9. mrgrieves (@mrgrieves) said on 22nd July 2012, 11:28

    Every weekend there is a story about re bull under investigation by the FIA but this time there seems to be more clout behind it with the FIA going public with the finding. If its fact and they can remove it for the race then put them to the back. If not put them out! And to all the comments saying “if it was Hamilton he’d get some severe penalty” Wise up! Any technical issue is down to the TEAM not a driver. Standard penalty for anyone cheating in qualifying is back of the grid but i cant disagree that this may be more serious

  10. Cyclops_PL (@cyclops_pl) said on 22nd July 2012, 11:32

    I already feel the upcoming uproar when Red Bull doesn’t get punished at all.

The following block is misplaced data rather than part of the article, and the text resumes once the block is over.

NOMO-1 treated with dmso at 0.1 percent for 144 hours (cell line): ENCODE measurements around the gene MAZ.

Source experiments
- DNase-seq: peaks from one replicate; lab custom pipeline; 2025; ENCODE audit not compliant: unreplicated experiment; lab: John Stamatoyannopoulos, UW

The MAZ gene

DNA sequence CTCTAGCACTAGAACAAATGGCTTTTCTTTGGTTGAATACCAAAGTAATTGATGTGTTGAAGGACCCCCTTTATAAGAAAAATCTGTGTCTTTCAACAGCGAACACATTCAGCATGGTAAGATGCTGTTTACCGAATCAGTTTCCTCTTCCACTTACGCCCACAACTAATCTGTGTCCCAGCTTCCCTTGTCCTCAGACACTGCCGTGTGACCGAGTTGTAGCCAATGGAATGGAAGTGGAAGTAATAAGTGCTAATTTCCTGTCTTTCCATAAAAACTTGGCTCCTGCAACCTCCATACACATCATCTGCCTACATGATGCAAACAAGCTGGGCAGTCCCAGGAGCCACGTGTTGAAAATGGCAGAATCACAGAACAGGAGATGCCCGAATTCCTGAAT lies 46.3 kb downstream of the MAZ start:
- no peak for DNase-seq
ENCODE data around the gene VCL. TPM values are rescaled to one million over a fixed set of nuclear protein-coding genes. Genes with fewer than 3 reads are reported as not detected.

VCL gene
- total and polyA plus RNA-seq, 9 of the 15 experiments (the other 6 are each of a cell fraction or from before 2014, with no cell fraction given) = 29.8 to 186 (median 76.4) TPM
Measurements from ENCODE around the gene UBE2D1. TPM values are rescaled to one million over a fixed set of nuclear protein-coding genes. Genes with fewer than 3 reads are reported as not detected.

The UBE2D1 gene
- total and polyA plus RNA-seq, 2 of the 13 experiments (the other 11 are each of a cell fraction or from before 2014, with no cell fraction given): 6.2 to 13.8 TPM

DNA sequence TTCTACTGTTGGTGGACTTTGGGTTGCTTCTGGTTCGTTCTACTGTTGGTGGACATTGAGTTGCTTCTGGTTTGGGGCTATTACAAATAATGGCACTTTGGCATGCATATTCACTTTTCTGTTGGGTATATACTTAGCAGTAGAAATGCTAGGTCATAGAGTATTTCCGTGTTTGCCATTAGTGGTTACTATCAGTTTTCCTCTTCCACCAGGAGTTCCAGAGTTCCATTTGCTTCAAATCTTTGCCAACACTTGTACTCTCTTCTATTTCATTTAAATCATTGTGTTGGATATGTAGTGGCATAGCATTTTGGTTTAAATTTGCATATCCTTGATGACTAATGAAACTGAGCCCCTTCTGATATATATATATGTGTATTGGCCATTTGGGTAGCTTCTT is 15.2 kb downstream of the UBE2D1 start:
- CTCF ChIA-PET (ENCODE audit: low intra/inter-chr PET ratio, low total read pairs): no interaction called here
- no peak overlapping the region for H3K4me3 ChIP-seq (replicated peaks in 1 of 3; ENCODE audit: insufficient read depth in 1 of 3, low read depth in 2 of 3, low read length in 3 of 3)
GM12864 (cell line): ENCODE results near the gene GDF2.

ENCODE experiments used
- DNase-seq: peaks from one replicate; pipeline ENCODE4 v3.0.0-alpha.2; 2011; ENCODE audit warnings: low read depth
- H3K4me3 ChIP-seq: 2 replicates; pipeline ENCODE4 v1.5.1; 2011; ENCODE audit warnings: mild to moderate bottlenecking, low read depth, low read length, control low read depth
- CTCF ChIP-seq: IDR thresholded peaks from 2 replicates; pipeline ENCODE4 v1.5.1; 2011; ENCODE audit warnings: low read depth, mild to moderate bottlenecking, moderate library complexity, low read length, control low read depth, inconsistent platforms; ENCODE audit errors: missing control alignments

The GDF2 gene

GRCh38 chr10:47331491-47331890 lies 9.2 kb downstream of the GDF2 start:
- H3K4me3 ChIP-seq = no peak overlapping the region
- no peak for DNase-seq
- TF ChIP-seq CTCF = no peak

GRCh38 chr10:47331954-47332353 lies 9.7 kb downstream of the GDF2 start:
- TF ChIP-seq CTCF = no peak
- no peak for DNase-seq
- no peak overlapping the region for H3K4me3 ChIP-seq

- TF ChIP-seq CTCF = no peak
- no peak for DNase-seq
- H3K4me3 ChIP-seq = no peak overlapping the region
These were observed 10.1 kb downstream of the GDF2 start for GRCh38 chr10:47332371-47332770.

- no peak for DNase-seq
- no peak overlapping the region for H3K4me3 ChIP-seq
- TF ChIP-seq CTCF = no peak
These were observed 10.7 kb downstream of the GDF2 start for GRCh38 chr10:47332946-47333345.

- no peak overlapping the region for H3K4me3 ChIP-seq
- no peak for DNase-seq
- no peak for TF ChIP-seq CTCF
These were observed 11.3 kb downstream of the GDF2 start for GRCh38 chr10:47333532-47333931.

11. MazdaChris (@mazdachris) said on 22nd July 2012, 11:33

    I have a feeling that you can’t exclude cars within a certain period before the race, so it might be that at this point they’ll start the race and then they may be retrospectively punished if the cars are in breach.

  12. Estesark (@estesark) said on 22nd July 2012, 11:34

    Will the decision be made in time for the start of the race, or will it go ahead as normal and then become the subject of a protest afterwards? I seriously hope it’s the former. Even if Red Bull don’t face any consequences, it would be good to know that the result of the race will stand.

  13. MazdaChris (@mazdachris) said on 22nd July 2012, 11:36

    Oh dear, Christian Horner being interviewed coming out of the Stewards’ office sounding very stressed, and not his usual unflappable self.